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Is VinFast Destined To Be the Next Proton?

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Is VinFast Destined To Be the Next Proton?

The Vietnamese EV maker is hoping to establish itself as a leading regional player, but so far its decision-making has been questionable.

Is VinFast Destined To Be the Next Proton?

A Vinfast VF8 electric SUV on display at the Jacobs Javits Center in New York City, United States, April 13, 2022.

Credit: Depositphotos

Vietnamese electric vehicle maker VinFast has been making waves with its aggressive plan to enter the highly competitive global EV market. Its listing on the Nasdaq earlier this year took the stock on a wild ride, and VinFast is currently building a $4 billion factory in North Carolina which will give it a production base in North America. What VinFast is not doing–at least not yet–is selling a lot of cars or making a profit. The company reported a $623 million net loss in the third quarter of 2023.

There is a reason few home-grown car companies, and even fewer from emerging markets like Vietnam, attempt what VinFast is attempting. The reason is that it is hard. The global auto industry is competitive. It is dominated by a couple of big brands from Japan, America, South Korea, Europe and, increasingly, China. It involves large upfront capital costs, extensive supply chains and long-term investment in R&D.

In Southeast Asia, the two major auto-producing countries are Thailand and Indonesia. Neither country has its own home-grown car brand that competes with the major global automakers. Instead, Indonesia and Thailand have integrated themselves into the value chains of the big brands. Toyota, which has long held dominant market share in Indonesia, provides a good example of how this works.

Instead of building vehicles in Japan and exporting them to Indonesia, Toyota has set up manufacturing facilities in Indonesia and the cars are assembled there and some components are manufactured there. These cars are then marketed and sold to domestic consumers and the surplus is exported. Increasingly, Indonesia has been producing large surpluses off the strength of domestic demand and exports are rising. Thailand has adopted a similar strategy, but with a heavier focus on exports rather than the domestic market.

There are many benefits to this arrangement. Much of the high-level work is done by Toyota, so the cars are adapted to local tastes while still using proven designs and engineering. Factories in Indonesia and Thailand can integrate into existing Toyota supply chains, and benefit from the strength of the Toyota brand. Building a brand from scratch in such a competitive field, where you have to compete against long-established incumbents like Toyota, is very difficult.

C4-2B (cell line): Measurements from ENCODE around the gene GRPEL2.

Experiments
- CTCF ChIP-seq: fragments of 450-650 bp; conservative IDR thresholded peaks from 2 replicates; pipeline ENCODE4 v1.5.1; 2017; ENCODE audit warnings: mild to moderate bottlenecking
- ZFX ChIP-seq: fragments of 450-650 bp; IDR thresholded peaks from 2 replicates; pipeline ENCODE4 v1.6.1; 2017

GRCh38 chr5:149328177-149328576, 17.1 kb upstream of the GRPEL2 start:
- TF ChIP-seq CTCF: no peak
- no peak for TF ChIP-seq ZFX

VinFast probably feels like it has a window of opportunity here to establish a foothold in the EV industry before big brands like Toyota have a chance to pivot. But so far, the decision-making has been questionable (such as using financial chicanery like a SPAC to list in the US), and many people are skeptical. VinFast is not a proven brand with proven design and engineering. It faces a huge uphill climb.

There is another home-grown car brand in Southeast Asia that might offer some useful lessons. Proton Holdings is a Malaysian national car company that designs, engineers and manufactures its cars domestically. Like VinFast, Proton is part of a larger conglomerate called DRB-Hicom that has interests in banking, real estate, aerospace, defense, and postal service. But the main earner is their automotive holdings.

While they aren’t doing Toyota numbers, the automotive division brought in a respectable 8.2 billion ringgit ($1.7 billion) in 2022, equal to 72 percent of DRB-Hicom’s total contract revenue. Perhaps VinFast can follow in Proton’s footsteps, carving out a foothold for a Made in Vietnam EV that can one day generate billions in revenue.

But there are caveats. Proton has almost no business outside of Malaysia. Of that $1.7 billion in revenue only 1.5 percent or around $26 million was earned in foreign markets. The automotive division doesn’t just sell Protons either, they supply parts and assemble vehicles for big foreign brands that operate in Malaysia like Suzuki. In 2017, DRB-Hicom sold 49.9 percent of Proton Holdings to Zhejiang Geely Holding Group, a Chinese auto company.

It has taken decades for Proton to build its brand and establish this level of domestic market share, and it still has limited competitiveness in international markets. And even though it is touted as Malaysia’s home-grown car, Proton is still part of the supply chains of other car companies and is partially foreign-owned. Is this what VinFast has to look forward to?

Not necessarily. VinFast’s task is doubly hard because they are trying to build the brand and break into international markets before even establishing a significant domestic position in Vietnam first. Vietnam is not, in any case, a major automobile manufacturing and export hub, which makes VinFast’s decision to try and start at the finish line even more puzzling. It’s a bold plan, to be sure, but also a big and costly gamble, and one that will need to start paying off sooner rather than later.